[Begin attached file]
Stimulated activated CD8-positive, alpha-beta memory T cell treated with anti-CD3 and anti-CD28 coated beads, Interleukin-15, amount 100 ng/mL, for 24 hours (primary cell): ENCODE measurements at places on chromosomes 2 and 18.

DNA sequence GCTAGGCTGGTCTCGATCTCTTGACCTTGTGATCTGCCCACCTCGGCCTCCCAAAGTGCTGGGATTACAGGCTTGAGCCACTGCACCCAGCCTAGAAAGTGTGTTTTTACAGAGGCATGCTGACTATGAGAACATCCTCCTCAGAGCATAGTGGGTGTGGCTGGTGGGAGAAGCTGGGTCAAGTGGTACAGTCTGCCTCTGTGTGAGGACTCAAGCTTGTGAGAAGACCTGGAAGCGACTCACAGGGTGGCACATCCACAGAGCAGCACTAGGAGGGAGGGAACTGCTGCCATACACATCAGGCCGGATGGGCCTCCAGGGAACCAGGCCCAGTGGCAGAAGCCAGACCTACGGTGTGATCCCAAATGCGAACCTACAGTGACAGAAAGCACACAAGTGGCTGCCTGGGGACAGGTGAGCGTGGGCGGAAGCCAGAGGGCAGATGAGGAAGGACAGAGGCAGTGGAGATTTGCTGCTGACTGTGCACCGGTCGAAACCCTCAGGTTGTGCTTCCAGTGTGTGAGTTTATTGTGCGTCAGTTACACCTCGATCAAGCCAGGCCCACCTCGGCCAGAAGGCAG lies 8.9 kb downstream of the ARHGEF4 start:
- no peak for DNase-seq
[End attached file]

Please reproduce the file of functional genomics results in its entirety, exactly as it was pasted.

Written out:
Stimulated activated CD8-positive, alpha-beta memory T cell treated with anti-CD3 and anti-CD28 coated beads, Interleukin-15, amount 100 ng/mL, for 24 hours (primary cell): ENCODE measurements at places on chromosomes 2 and 18.

DNA sequence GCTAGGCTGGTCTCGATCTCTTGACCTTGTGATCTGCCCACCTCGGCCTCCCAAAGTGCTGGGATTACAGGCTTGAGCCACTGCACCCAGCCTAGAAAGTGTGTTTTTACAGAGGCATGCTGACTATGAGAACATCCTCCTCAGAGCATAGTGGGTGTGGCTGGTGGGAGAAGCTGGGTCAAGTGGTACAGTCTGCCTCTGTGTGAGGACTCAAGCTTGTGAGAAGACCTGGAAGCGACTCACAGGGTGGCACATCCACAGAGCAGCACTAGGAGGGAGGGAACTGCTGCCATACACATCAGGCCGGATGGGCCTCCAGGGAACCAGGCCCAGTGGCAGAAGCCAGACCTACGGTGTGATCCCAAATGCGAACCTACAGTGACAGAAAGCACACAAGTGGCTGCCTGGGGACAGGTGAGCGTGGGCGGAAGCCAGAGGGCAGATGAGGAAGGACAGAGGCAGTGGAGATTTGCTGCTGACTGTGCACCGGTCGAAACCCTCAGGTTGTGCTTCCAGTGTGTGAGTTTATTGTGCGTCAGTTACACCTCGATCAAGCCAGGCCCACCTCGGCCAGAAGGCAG lies 8.9 kb downstream of the ARHGEF4 start:
- no peak for DNase-seq